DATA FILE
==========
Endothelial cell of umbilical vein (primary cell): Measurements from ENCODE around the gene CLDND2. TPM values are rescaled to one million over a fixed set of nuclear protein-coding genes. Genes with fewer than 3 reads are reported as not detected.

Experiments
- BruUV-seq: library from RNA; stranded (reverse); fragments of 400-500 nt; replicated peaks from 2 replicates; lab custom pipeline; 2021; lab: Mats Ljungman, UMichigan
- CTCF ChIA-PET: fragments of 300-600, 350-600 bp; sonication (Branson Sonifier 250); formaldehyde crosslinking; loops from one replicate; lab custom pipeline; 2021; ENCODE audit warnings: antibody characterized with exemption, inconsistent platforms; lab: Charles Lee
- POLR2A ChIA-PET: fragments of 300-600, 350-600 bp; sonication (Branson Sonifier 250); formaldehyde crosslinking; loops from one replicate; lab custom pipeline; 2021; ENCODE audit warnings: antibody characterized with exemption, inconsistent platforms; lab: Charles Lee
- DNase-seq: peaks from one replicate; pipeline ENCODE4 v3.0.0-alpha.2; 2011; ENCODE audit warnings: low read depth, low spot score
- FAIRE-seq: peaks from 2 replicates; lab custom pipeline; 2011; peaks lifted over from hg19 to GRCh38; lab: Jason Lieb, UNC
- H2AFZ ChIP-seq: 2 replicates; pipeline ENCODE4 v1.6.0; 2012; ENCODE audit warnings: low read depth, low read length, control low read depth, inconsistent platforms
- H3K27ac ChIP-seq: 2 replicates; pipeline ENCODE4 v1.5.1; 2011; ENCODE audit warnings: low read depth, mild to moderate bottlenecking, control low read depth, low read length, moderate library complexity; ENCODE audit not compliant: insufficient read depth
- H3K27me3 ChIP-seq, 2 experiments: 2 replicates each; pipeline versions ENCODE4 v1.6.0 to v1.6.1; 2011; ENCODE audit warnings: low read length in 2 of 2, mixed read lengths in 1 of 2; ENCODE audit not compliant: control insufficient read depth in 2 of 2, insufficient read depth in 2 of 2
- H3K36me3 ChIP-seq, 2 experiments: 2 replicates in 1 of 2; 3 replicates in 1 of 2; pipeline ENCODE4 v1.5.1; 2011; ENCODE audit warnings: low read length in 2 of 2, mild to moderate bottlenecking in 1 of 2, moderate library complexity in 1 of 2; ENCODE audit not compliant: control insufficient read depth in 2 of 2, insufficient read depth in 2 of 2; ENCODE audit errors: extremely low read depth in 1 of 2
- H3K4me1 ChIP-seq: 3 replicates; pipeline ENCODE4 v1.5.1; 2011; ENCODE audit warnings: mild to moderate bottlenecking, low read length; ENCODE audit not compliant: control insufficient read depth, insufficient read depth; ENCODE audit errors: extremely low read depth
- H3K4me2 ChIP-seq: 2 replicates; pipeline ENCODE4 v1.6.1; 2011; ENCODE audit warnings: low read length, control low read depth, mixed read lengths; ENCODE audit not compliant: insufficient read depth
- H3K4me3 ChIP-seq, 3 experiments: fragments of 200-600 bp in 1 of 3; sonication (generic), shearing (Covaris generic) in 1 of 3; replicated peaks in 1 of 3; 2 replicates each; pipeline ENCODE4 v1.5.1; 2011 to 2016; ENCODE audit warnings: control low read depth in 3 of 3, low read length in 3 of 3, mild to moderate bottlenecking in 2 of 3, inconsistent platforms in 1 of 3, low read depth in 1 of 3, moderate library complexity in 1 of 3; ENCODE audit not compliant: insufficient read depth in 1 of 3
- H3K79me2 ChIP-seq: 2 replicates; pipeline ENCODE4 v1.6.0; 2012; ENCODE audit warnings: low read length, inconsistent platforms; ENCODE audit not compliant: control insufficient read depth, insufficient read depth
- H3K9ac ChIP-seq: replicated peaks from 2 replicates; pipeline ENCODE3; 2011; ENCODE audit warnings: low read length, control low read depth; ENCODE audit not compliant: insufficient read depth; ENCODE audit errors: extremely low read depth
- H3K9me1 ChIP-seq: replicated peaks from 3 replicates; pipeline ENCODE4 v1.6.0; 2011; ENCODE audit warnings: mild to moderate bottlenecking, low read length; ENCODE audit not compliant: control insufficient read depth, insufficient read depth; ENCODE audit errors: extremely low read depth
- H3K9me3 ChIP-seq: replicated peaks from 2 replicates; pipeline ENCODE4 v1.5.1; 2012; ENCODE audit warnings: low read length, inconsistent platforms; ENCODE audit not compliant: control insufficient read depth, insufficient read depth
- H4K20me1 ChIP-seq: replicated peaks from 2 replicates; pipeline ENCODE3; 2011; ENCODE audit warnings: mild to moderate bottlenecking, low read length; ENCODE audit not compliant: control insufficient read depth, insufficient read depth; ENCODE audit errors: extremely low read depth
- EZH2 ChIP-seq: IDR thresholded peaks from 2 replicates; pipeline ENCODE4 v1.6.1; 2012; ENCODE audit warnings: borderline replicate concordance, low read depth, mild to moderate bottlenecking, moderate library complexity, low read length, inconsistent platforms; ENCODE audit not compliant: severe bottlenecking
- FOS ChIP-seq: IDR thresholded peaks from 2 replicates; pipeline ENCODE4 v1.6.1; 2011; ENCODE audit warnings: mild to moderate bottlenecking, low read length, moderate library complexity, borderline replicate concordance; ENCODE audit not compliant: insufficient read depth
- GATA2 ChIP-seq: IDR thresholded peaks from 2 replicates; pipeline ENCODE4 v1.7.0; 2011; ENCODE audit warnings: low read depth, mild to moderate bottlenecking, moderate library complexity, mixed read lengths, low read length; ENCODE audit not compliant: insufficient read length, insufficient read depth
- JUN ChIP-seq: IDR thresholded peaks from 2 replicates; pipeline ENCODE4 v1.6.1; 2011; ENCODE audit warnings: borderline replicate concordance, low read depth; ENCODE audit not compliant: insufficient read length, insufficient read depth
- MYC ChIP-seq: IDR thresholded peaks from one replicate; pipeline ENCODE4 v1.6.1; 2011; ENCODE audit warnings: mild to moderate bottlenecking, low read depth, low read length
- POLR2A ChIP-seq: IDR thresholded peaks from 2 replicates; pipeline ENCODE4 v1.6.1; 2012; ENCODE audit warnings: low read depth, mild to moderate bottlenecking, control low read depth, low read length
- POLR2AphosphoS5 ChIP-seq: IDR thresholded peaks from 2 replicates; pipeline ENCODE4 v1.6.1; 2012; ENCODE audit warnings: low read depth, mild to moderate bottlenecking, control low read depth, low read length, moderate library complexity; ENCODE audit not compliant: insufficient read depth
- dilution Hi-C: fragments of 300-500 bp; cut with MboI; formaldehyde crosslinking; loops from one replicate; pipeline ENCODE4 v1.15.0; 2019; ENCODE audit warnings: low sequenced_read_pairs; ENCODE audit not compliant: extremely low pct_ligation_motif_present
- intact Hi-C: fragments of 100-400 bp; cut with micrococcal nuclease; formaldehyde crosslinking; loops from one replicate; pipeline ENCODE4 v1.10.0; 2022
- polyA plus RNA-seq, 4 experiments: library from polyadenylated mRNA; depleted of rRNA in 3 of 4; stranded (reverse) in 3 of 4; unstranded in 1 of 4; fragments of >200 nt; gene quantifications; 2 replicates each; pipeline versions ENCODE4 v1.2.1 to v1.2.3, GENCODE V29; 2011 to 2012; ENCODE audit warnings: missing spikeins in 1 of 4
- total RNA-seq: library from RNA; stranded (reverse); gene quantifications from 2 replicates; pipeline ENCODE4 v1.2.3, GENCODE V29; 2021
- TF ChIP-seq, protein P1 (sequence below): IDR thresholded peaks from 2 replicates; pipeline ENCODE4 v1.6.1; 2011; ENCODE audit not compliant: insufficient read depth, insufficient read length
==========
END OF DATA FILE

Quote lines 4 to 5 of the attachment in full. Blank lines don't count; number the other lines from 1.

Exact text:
- CTCF ChIA-PET: fragments of 300-600, 350-600 bp; sonication (Branson Sonifier 250); formaldehyde crosslinking; loops from one replicate; lab custom pipeline; 2021; ENCODE audit warnings: antibody characterized with exemption, inconsistent platforms; lab: Charles Lee
- POLR2A ChIA-PET: fragments of 300-600, 350-600 bp; sonication (Branson Sonifier 250); formaldehyde crosslinking; loops from one replicate; lab custom pipeline; 2021; ENCODE audit warnings: antibody characterized with exemption, inconsistent platforms; lab: Charles Lee